Prior to Week Three's domination of the San Francisco 49ers, the Kansas City Chiefs hadn't shown enough on the offensive side of ball to be considered a legitimate contender despite the presence of dynamo running back Jamaal Charles.
In wins over AFC West rival San Diego and on the road at Cleveland, the Chiefs' offense managed only 23 points (seven of which came on a short field).
QB Matt Cassel was a clear liability in both games, passing for only 244 yards and completing an embarrassing 26 of 50 passes. KC was effective running the football, but fans were unhappy with the distribution of carries between RBs Thomas Jones and Jamaal Charles, demanding more touches for the latter. Chiefs WRs were non-existent, and an anonymous rookie tight end was the team's leading receiver.
WR/RB Dexter McCluster, a game-breaking player who returned a punt 94 yards for a touchdown against SD, had four offensive touches and managed only 12 yards. After two weeks, it appeared KC had regressed under renowned offensive coordinator Charlie Weis.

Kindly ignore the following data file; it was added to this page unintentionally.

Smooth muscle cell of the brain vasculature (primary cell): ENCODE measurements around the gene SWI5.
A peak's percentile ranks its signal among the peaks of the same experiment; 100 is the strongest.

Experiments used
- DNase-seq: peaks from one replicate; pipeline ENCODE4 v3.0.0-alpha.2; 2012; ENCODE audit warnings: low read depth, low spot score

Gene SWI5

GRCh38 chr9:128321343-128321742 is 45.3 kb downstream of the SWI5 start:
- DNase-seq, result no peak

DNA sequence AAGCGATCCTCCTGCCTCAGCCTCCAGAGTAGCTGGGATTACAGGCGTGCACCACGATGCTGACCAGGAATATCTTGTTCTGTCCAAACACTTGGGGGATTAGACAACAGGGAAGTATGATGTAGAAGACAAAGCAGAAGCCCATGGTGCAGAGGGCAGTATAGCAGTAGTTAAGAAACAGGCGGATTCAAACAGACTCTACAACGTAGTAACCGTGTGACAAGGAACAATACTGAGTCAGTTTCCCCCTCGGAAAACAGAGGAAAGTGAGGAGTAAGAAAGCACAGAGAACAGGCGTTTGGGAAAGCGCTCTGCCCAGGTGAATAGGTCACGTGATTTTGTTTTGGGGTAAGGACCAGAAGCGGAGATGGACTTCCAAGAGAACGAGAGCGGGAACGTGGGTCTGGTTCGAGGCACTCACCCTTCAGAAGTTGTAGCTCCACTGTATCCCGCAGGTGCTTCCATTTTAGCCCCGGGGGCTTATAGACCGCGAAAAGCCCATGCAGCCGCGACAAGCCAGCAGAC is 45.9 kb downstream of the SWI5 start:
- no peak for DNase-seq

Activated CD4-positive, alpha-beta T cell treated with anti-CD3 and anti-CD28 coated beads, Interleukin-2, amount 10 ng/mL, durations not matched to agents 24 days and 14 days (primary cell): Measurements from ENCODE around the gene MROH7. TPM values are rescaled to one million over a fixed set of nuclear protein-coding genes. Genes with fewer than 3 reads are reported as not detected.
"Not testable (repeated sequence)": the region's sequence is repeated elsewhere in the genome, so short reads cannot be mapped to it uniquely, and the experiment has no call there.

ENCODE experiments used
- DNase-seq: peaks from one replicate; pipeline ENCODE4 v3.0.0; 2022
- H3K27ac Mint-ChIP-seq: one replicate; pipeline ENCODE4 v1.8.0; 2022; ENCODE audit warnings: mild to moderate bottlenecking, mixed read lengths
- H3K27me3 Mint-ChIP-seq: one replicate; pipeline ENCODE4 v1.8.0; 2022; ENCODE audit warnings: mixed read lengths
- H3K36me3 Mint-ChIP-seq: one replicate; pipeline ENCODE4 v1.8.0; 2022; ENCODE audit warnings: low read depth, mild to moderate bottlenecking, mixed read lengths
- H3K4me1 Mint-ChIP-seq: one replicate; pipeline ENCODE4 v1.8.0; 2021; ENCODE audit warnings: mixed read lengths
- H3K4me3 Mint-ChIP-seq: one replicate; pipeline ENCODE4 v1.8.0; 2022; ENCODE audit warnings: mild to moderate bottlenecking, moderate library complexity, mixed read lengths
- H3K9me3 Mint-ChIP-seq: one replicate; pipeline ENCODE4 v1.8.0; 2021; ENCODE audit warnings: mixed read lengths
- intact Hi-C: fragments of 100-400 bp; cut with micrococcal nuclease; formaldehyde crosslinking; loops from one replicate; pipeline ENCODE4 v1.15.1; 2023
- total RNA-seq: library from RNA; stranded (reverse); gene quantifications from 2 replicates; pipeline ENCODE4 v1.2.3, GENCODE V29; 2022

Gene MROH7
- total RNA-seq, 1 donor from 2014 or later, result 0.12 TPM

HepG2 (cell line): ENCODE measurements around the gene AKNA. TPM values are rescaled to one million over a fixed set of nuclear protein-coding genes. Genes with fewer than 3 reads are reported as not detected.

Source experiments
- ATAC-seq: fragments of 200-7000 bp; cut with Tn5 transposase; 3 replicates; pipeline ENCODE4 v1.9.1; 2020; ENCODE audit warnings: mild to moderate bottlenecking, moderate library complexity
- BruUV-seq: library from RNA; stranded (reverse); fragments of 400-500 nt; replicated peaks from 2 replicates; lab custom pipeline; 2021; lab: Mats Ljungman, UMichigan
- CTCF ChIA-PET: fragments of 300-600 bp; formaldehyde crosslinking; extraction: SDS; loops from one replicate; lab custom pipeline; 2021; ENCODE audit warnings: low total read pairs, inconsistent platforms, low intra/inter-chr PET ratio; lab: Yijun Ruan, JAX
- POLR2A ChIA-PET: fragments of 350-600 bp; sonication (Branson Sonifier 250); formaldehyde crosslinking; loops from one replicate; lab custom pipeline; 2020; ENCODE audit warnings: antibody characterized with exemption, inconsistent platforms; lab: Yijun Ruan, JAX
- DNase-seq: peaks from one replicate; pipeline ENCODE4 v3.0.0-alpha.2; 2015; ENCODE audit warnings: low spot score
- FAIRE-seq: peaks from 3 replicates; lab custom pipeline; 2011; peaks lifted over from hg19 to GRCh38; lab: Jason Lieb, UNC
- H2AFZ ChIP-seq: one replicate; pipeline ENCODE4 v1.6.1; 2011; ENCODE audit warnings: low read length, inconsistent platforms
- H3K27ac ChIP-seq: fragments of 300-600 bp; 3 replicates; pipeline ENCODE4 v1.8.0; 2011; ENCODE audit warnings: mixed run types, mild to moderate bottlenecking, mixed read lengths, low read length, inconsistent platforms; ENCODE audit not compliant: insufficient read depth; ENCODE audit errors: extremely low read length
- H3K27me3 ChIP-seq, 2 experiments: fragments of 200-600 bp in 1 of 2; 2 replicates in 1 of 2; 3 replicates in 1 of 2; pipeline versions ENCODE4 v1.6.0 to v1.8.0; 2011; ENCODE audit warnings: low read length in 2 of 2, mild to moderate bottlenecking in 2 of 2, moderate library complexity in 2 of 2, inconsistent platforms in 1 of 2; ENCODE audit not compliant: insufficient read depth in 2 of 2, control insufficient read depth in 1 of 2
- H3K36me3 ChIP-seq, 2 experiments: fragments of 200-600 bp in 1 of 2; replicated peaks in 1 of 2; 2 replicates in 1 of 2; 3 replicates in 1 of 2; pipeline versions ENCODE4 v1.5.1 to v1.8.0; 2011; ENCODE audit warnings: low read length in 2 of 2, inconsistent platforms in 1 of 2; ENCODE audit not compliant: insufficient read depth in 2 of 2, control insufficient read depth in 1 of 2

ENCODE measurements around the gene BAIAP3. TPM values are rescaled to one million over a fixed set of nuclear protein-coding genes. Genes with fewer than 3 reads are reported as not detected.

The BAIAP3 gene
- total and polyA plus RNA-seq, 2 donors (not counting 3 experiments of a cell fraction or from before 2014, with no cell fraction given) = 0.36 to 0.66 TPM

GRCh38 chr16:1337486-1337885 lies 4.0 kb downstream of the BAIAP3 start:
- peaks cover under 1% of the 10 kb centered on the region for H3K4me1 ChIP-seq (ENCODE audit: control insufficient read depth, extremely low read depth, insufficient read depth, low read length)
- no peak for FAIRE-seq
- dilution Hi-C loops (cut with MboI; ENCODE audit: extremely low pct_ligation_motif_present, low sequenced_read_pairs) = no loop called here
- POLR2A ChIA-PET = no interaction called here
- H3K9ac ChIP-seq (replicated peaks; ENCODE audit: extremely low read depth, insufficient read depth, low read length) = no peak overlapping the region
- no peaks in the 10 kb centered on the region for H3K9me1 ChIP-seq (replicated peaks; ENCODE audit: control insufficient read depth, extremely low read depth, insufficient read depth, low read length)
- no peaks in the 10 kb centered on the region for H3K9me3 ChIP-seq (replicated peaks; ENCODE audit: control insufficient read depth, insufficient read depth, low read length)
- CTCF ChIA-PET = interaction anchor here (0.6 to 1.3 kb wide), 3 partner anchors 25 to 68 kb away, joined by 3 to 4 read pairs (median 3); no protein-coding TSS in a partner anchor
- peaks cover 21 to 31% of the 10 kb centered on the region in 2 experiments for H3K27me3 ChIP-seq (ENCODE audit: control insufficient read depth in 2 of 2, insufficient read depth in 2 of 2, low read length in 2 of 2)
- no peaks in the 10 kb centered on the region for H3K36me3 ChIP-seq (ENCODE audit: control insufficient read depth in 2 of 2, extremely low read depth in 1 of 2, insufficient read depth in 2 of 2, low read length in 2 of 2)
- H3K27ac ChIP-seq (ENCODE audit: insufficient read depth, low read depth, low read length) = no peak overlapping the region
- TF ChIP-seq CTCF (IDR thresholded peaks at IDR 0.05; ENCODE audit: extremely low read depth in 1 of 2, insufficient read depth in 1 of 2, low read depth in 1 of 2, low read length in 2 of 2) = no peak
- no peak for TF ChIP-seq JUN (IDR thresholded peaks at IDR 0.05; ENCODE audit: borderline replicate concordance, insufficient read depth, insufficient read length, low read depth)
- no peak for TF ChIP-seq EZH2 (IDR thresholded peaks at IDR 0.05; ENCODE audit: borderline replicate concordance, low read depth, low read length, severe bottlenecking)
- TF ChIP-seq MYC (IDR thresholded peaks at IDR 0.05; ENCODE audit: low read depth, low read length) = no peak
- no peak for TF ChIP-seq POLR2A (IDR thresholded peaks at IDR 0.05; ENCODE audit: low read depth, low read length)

In a 31-point drubbing of the respected San Francisco defense last Sunday, that all changed.
Cassel was accurate and efficient, passing for 250 yards and three scores. Charles accounted for 154 yards on 15 touches, and Jones had 19 bruising carries for 95 yards and his first touchdown as a Chief. WR Dwayne Bowe caught a perfectly thrown 45-yard touchdown pass off a nifty flea-flicker, and TE Tony Moeaki continued his strong play with a highlight-reel, one-handed catch in the back of the end zone.
McCluster lined up all over the field, catching three passes for 69 electrifying yards, garnering his first offensive score and serving as the ultimate decoy. OC Weis lived up to his reputation, mixing and matching different types of runs, passes, and screens to drive his offense up and down the field all game long.
While the Chiefs are far from an offensive juggernaut, their performance against the 49ers' defense showed they have the horses to be an effective, opportunistic, and exciting offensive team.
KC's calling-card this season will undoubtedly remain its stingy defense and explosive special teams play. If Cassel and company can build on Week Three's impressive showing, the Chiefs will no longer be questioned as "pretender or contender."
Rather, head coach Todd Haley's team will be taken seriously as a legitimate 2010 post-season threat, and considered the league's most promising young team. Meet the Kansas City Chiefs, the NFL's No. 1 rushing offense.